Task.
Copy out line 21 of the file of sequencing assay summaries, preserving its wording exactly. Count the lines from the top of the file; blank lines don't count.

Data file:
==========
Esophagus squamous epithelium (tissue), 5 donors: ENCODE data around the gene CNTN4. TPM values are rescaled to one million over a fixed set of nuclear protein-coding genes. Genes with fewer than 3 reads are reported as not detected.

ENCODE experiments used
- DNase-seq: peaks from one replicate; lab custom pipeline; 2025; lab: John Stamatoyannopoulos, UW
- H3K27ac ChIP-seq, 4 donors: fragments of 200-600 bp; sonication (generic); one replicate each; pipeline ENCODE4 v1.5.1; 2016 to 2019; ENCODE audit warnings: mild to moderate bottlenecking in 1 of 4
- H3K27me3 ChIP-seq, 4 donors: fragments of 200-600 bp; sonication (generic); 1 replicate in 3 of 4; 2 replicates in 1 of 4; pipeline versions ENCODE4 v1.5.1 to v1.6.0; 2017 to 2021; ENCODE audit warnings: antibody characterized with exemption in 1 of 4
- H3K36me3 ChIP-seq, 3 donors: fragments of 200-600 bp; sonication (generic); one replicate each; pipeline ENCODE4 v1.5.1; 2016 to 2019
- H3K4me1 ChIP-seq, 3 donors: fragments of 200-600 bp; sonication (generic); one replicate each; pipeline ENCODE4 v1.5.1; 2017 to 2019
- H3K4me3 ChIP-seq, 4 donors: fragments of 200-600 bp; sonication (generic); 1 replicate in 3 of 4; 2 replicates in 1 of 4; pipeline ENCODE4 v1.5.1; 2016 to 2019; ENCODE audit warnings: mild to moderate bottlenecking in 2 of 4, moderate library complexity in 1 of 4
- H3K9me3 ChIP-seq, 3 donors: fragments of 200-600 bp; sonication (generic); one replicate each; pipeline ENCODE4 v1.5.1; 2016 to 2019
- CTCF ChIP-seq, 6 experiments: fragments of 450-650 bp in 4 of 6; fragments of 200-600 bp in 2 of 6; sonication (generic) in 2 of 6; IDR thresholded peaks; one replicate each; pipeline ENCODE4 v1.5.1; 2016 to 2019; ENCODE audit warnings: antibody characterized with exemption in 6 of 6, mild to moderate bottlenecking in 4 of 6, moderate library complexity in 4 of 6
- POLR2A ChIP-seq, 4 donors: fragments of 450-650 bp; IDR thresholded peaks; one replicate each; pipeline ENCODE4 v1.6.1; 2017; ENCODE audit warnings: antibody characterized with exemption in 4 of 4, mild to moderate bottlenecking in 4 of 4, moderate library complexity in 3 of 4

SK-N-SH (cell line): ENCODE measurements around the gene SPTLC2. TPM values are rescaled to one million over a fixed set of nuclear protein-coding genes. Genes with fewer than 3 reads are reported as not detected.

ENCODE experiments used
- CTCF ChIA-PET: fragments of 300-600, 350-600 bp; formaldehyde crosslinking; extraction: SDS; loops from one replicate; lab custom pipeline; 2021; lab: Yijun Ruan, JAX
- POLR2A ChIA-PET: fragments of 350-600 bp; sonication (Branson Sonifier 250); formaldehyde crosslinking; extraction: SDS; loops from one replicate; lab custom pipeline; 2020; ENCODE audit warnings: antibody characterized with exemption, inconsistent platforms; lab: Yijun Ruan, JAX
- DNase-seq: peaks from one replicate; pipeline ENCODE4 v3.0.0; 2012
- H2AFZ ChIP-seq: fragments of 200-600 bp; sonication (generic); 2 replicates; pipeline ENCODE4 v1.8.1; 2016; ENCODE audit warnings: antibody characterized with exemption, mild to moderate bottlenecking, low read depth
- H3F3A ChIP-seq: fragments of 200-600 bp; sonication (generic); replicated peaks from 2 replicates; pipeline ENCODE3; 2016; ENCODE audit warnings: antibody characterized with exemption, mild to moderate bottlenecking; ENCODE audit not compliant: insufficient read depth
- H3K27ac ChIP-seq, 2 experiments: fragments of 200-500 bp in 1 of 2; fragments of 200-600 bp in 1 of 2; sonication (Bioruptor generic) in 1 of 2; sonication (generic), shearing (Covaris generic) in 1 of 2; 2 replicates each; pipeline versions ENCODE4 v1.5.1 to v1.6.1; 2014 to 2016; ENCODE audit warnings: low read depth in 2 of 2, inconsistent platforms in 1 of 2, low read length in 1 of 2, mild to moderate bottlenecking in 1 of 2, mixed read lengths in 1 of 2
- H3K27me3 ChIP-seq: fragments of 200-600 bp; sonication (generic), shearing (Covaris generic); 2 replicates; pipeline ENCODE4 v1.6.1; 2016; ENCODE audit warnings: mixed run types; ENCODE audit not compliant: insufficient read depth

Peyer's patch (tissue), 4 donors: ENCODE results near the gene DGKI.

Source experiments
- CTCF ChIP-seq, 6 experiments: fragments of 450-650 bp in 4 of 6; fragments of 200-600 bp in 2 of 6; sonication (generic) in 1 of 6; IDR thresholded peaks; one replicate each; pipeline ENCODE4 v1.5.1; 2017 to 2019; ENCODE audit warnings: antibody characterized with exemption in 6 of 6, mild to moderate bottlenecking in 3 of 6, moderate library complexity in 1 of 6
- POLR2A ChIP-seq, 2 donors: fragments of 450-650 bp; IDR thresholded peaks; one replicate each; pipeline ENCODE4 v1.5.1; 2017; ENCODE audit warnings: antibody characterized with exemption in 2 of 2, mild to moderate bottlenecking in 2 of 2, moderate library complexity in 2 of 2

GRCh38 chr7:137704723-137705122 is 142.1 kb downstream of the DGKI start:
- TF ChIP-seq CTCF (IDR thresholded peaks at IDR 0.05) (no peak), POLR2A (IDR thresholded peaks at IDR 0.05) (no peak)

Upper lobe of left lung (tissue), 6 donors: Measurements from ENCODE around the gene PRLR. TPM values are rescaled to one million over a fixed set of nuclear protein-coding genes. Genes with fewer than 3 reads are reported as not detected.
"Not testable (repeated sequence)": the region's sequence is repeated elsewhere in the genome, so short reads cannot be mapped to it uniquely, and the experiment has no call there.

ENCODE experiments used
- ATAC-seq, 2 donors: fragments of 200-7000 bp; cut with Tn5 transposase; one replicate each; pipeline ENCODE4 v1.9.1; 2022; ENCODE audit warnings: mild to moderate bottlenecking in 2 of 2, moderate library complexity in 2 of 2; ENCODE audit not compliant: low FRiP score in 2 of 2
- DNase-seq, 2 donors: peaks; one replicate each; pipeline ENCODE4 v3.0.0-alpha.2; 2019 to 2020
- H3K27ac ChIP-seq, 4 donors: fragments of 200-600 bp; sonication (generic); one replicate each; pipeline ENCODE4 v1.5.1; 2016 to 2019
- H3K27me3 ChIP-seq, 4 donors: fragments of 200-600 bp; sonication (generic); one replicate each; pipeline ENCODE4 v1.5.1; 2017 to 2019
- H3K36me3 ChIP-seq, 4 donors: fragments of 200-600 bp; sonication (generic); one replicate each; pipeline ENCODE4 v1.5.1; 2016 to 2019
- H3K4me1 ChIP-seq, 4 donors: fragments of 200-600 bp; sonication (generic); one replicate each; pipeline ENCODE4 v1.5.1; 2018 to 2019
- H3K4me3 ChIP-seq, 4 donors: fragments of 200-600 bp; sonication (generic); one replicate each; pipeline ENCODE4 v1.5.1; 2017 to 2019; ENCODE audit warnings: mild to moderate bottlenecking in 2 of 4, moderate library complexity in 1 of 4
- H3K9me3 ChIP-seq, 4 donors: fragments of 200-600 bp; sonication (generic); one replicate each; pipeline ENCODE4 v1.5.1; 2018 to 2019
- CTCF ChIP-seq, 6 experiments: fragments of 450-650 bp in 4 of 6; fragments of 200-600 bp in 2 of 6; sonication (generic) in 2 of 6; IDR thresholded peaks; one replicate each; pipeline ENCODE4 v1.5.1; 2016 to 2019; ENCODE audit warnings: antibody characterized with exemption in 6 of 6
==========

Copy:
Peyer's patch (tissue), 4 donors: ENCODE results near the gene DGKI.